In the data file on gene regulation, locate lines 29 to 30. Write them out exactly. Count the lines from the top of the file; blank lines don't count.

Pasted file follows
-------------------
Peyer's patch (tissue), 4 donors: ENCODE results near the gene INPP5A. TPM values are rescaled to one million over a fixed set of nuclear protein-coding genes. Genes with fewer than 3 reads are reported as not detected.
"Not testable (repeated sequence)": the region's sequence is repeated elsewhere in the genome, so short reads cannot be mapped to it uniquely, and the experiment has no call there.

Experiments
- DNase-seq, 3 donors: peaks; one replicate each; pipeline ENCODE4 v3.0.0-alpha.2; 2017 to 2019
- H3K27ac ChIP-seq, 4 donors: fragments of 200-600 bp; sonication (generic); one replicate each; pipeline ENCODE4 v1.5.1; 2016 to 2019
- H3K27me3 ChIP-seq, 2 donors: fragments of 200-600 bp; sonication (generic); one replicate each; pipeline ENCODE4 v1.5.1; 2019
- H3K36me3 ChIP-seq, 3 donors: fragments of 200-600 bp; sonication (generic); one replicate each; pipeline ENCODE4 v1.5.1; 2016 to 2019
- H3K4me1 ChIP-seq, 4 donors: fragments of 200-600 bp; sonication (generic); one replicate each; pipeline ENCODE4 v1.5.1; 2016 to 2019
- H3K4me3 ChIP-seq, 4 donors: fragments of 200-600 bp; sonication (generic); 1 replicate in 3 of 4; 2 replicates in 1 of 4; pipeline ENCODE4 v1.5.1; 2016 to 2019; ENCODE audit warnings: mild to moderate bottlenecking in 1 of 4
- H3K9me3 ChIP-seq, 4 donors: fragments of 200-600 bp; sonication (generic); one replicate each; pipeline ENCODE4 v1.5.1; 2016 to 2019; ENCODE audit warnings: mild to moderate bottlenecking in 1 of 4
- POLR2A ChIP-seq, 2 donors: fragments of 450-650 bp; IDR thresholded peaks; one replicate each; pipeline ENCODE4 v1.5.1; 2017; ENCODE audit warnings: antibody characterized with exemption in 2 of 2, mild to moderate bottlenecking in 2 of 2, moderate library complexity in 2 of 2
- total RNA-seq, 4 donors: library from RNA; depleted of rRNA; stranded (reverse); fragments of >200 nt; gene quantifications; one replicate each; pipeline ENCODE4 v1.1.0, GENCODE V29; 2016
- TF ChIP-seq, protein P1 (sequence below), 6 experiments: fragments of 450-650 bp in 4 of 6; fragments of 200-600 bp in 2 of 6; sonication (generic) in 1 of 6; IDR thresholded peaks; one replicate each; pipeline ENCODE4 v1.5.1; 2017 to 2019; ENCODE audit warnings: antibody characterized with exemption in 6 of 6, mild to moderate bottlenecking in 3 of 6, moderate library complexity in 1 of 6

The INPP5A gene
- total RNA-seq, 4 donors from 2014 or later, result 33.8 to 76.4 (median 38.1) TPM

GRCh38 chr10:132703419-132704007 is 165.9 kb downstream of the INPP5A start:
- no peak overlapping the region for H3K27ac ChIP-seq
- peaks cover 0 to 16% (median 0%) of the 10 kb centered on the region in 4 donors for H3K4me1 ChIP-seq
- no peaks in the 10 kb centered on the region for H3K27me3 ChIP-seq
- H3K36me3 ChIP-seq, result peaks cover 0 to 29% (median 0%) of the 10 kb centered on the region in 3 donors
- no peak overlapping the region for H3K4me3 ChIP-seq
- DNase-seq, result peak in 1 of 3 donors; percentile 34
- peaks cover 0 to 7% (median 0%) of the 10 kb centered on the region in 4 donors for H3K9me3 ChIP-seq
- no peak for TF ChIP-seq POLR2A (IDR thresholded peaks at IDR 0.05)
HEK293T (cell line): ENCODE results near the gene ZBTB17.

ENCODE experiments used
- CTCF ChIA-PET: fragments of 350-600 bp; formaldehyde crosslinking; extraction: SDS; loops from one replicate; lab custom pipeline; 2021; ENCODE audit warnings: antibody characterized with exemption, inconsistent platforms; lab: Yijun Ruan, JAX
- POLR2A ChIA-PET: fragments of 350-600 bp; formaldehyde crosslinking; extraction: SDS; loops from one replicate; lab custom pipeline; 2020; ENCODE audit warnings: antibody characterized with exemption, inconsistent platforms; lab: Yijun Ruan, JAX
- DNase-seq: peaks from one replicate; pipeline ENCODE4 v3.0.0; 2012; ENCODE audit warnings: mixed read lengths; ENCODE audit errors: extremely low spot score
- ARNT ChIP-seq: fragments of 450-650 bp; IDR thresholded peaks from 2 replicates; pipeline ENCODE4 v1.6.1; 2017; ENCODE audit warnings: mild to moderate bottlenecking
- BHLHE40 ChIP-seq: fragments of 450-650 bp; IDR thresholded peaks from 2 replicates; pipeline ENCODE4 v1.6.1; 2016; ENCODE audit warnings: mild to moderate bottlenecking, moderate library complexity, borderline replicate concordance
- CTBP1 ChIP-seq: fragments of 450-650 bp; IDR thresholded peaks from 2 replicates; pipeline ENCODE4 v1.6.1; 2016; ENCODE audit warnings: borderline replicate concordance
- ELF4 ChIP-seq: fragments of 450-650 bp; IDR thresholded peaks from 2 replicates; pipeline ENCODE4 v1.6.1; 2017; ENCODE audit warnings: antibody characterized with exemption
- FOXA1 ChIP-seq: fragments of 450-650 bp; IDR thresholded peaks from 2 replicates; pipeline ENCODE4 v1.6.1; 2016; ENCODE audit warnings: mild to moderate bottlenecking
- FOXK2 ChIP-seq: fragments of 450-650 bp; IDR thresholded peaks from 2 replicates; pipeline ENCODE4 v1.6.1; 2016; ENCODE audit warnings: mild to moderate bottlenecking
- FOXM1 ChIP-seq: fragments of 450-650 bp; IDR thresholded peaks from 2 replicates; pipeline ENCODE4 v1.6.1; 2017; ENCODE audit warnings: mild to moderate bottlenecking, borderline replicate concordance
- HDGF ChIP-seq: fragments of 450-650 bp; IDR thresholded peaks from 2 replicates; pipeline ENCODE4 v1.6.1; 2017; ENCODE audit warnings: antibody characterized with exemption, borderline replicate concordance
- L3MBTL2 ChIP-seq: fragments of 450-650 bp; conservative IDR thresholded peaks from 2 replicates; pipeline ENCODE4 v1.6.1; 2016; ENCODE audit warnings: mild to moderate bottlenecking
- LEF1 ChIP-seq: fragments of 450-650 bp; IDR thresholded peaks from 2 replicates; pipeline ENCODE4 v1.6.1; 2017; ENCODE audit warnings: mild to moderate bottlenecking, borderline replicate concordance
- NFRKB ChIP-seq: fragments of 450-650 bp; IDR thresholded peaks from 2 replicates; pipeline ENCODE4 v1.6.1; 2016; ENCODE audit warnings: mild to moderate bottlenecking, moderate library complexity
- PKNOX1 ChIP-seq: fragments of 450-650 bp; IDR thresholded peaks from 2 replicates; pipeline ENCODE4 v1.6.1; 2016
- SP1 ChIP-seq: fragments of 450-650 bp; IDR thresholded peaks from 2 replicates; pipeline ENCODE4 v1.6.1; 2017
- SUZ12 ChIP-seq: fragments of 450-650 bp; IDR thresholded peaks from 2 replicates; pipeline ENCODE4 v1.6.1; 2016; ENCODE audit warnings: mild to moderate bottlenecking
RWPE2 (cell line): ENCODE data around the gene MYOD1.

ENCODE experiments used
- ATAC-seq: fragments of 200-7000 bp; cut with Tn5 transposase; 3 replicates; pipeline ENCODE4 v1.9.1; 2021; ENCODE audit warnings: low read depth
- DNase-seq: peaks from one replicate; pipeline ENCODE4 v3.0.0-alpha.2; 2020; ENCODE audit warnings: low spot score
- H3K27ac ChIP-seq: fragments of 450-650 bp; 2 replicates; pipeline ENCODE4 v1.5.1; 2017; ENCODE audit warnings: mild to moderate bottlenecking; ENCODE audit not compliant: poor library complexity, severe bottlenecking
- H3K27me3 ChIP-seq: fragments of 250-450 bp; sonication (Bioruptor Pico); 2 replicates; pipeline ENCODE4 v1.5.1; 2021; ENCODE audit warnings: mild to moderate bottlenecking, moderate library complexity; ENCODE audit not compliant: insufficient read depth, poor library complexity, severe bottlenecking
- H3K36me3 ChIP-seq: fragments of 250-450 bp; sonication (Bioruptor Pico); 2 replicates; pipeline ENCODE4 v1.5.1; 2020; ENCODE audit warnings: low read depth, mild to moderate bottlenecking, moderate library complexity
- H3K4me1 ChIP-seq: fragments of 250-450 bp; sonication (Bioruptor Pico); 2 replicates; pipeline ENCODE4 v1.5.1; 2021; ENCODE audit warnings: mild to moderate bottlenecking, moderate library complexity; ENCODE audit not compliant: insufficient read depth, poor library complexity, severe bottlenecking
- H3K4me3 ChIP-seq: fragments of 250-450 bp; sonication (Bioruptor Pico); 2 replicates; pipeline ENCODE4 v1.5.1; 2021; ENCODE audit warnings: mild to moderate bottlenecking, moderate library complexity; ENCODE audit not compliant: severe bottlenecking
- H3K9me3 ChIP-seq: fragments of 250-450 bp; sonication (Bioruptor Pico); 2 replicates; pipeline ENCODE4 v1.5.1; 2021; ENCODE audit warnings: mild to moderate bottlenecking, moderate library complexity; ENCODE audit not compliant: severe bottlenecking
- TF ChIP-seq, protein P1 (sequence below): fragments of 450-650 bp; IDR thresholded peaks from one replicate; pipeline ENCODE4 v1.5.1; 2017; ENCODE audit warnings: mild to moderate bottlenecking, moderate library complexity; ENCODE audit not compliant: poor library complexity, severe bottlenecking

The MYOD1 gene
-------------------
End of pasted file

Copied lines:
- DNase-seq: peaks from one replicate; pipeline ENCODE4 v3.0.0; 2012; ENCODE audit warnings: mixed read lengths; ENCODE audit errors: extremely low spot score
- ARNT ChIP-seq: fragments of 450-650 bp; IDR thresholded peaks from 2 replicates; pipeline ENCODE4 v1.6.1; 2017; ENCODE audit warnings: mild to moderate bottlenecking